A Devon property and community survey has revealed that more than half of us want better transport links in our areas.

The Tindle Property Survey asked more than 300 people across the UK and the Isle of Man what they thought of the area they lived in and what they thought could be improved.

Looking at their current neighbourhoods, more than half of the respondents in Devon (52.8 per cent) said that they wanted better transport links.

The areas where this answer was the most frequent were Okehampton and Dartmouth, followed by Totnes.

Of the areas polled nationally, Devon was the area in which better transport links were mentioned the second most frequently, coming only behind West Somerset (59.1 per cent).

This is in line with government data on bus services released last year, with 2021’s annual bus statistics showing that the South West was the worst area in England for bus punctuality, at 78.5 per cent for non-frequent services.

Independent charity Devon Communities Together explained that there are "many" rural areas of Devon that have no bus services - which can lead to missed opportunities for residents.

Jo Atkey, Deputy Chief Executive of Devon Communities Together, commented: “As Devon’s Rural Community Council we’ve worked for over 60 years with people in communities all over the county to help them address lots of different issues – and there are a number of results from your survey that resonate with our experiences.

“In terms of transport, there are many rural areas that have no bus service whatsoever. In those that do have a service it is often infrequent and at times that don’t always suit people’s needs.

"For example, we hear from young people who are not in education, training or employment that they have been unable to get to interviews or apprenticeships due to lack of buses and therefore missed out on opportunities.

"Older people and those with additional needs often report that they will not use the bus as they cannot be sure it will turn up and they don’t want to risk being stranded.

"For many this can lead to isolation, limited social contact and in some cases an inability to get to medical appointments or essential services.

“Through our Connecting You project, we are working closely with transport providers and those responsible for strategic transport planning to support people who don't use public transport as much as they could due to health, access issues or anxiety.

"Our team is offering free travel training to other community organisations to allow them to support the people they work with to use public transport, and we have lots of really great resources available. Please get in touch if this sounds like something you could benefit from.

"It’s great timing, as, where there are bus services available, many routes in Devon come under the Government-subsidised £2 bus fares, so there are more opportunities for affordable travel around the county between now and March."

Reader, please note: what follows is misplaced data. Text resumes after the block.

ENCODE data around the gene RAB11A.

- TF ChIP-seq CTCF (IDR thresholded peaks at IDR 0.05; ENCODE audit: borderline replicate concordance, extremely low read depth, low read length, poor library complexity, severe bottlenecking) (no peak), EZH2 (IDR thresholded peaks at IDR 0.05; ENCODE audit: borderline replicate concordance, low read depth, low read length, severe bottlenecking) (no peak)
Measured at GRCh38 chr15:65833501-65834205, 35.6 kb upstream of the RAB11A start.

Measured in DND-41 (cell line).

Among the other community improvements suggested, more green spaces and more play areas were near the top of people’s lists, with 22.6 per cent mentioning the former and 20.8 per cent the latter.

The next most mentioned improvement at 18.9 per cent was more safe crossing points on roads near them, a point primarily championed by those in Crediton and Okehampton.

Leisure facilities and street cleans were tied at 16.9 per cent, while the least mentioned improvement needed was more community events, at 13.2 per cent, with no votes for this in Kingsbridge, Ivybridge, Totnes or Dartmouth.

Respondents were also given the opportunity to write in suggested improvements that weren’t listed in the survey.

Some of the write-in answers included more safe pavements/footpaths, parking, electric car charging points, more NHS services, affordable disabled family friendly properties, bigger supermarkets and better street lighting.

Jo Atkey of Devon Communities Together added: “We notice some of your readers felt there was a lack of NHS services available to them. A common theme in our work with communities is exploring ways in which existing community assets can be used in a different way to help bring much needed services into rural locations.

"At the moment, we are conducting a first ever Devon-wide audit of village halls; looking at where they are, what they’re doing and what they could do in the future with the right support.

"It’s amazing to celebrate these wonderful buildings for what they’re already achieving, but also look to the future and envision these spaces as health and wellbeing hubs for their communities.

"For example, could they host visiting NHS services, consultation spaces, access to digital healthcare? We’re also looking at whether they would be the right place for electric charging points and what other support they might need to become more energy efficient.”